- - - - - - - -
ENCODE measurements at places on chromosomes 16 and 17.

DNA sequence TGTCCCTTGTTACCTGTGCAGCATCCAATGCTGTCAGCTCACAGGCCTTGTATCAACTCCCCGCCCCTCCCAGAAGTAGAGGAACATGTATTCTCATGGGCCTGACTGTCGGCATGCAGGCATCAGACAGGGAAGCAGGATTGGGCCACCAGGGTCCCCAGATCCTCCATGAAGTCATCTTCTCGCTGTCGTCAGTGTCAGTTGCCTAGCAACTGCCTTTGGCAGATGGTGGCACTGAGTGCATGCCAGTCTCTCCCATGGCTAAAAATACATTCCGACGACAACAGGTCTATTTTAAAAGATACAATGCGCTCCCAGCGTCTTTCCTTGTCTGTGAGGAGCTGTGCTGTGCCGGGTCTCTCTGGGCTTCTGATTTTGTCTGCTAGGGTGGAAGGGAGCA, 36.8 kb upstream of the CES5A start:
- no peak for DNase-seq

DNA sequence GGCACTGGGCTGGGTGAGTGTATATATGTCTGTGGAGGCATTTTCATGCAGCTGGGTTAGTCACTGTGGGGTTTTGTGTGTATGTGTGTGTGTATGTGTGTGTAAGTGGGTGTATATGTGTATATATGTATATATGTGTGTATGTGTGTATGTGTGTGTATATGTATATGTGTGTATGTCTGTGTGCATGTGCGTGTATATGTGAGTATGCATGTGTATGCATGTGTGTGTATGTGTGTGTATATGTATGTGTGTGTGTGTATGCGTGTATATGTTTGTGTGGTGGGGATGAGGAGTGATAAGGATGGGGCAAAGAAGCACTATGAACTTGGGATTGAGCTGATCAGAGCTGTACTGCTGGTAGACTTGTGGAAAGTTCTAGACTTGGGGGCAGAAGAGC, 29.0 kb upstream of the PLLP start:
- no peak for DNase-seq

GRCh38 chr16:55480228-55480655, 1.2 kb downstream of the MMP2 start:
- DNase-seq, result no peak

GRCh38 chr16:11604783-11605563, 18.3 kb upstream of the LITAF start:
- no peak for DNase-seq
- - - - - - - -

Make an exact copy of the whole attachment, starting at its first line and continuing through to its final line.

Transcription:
ENCODE measurements at places on chromosomes 16 and 17.

DNA sequence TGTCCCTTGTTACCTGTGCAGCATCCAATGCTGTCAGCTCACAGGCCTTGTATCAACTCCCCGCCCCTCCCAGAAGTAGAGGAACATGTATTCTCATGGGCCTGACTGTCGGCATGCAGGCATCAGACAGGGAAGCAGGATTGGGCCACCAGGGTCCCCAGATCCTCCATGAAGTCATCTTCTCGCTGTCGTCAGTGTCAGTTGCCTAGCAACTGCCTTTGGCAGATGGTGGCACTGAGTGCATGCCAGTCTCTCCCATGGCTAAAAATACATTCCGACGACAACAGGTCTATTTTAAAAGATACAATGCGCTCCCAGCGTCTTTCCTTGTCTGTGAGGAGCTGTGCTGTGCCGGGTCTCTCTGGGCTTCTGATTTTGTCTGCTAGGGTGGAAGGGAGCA, 36.8 kb upstream of the CES5A start:
- no peak for DNase-seq

DNA sequence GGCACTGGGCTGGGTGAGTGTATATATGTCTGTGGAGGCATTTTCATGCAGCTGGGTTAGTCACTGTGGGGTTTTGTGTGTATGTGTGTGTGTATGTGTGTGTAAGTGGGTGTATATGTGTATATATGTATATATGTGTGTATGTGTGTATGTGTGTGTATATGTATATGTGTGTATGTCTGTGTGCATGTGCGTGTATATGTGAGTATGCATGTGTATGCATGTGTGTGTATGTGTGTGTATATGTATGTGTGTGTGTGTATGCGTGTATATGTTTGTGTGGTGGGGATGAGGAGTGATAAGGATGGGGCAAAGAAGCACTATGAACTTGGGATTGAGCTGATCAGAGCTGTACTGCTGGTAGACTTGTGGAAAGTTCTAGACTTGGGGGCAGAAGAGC, 29.0 kb upstream of the PLLP start:
- no peak for DNase-seq

GRCh38 chr16:55480228-55480655, 1.2 kb downstream of the MMP2 start:
- DNase-seq, result no peak

GRCh38 chr16:11604783-11605563, 18.3 kb upstream of the LITAF start:
- no peak for DNase-seq